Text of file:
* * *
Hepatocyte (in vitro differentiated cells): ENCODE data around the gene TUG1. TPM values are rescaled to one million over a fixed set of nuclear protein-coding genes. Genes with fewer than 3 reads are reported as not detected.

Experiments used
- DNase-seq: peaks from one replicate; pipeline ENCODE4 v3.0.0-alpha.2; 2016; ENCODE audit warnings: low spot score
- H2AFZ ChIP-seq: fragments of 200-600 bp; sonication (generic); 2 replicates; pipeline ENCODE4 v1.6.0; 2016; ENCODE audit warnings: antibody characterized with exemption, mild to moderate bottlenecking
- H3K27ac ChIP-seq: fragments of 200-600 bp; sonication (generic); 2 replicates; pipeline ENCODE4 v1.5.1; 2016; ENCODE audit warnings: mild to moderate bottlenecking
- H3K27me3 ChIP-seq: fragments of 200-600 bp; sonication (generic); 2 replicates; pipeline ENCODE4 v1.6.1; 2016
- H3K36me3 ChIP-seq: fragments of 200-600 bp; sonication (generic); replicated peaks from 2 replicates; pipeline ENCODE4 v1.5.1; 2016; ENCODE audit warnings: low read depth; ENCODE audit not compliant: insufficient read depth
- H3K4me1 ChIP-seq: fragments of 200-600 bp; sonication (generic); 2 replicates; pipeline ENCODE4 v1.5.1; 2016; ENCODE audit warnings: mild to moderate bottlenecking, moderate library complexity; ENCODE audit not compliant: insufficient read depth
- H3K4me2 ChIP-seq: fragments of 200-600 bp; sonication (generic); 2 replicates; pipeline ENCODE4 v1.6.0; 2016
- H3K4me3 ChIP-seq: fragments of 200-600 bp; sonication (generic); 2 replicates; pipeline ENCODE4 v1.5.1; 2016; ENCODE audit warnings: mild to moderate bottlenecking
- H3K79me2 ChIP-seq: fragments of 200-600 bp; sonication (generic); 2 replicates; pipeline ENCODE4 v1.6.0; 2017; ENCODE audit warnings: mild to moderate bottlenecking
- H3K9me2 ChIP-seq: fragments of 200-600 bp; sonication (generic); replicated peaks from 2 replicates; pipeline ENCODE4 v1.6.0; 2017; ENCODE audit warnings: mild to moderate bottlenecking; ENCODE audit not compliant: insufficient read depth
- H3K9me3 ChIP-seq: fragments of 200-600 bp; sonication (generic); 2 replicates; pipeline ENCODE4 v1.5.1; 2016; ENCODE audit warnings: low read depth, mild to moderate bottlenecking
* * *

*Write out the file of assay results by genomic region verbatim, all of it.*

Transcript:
Hepatocyte (in vitro differentiated cells): ENCODE data around the gene TUG1. TPM values are rescaled to one million over a fixed set of nuclear protein-coding genes. Genes with fewer than 3 reads are reported as not detected.

Experiments used
- DNase-seq: peaks from one replicate; pipeline ENCODE4 v3.0.0-alpha.2; 2016; ENCODE audit warnings: low spot score
- H2AFZ ChIP-seq: fragments of 200-600 bp; sonication (generic); 2 replicates; pipeline ENCODE4 v1.6.0; 2016; ENCODE audit warnings: antibody characterized with exemption, mild to moderate bottlenecking
- H3K27ac ChIP-seq: fragments of 200-600 bp; sonication (generic); 2 replicates; pipeline ENCODE4 v1.5.1; 2016; ENCODE audit warnings: mild to moderate bottlenecking
- H3K27me3 ChIP-seq: fragments of 200-600 bp; sonication (generic); 2 replicates; pipeline ENCODE4 v1.6.1; 2016
- H3K36me3 ChIP-seq: fragments of 200-600 bp; sonication (generic); replicated peaks from 2 replicates; pipeline ENCODE4 v1.5.1; 2016; ENCODE audit warnings: low read depth; ENCODE audit not compliant: insufficient read depth
- H3K4me1 ChIP-seq: fragments of 200-600 bp; sonication (generic); 2 replicates; pipeline ENCODE4 v1.5.1; 2016; ENCODE audit warnings: mild to moderate bottlenecking, moderate library complexity; ENCODE audit not compliant: insufficient read depth
- H3K4me2 ChIP-seq: fragments of 200-600 bp; sonication (generic); 2 replicates; pipeline ENCODE4 v1.6.0; 2016
- H3K4me3 ChIP-seq: fragments of 200-600 bp; sonication (generic); 2 replicates; pipeline ENCODE4 v1.5.1; 2016; ENCODE audit warnings: mild to moderate bottlenecking
- H3K79me2 ChIP-seq: fragments of 200-600 bp; sonication (generic); 2 replicates; pipeline ENCODE4 v1.6.0; 2017; ENCODE audit warnings: mild to moderate bottlenecking
- H3K9me2 ChIP-seq: fragments of 200-600 bp; sonication (generic); replicated peaks from 2 replicates; pipeline ENCODE4 v1.6.0; 2017; ENCODE audit warnings: mild to moderate bottlenecking; ENCODE audit not compliant: insufficient read depth
- H3K9me3 ChIP-seq: fragments of 200-600 bp; sonication (generic); 2 replicates; pipeline ENCODE4 v1.5.1; 2016; ENCODE audit warnings: low read depth, mild to moderate bottlenecking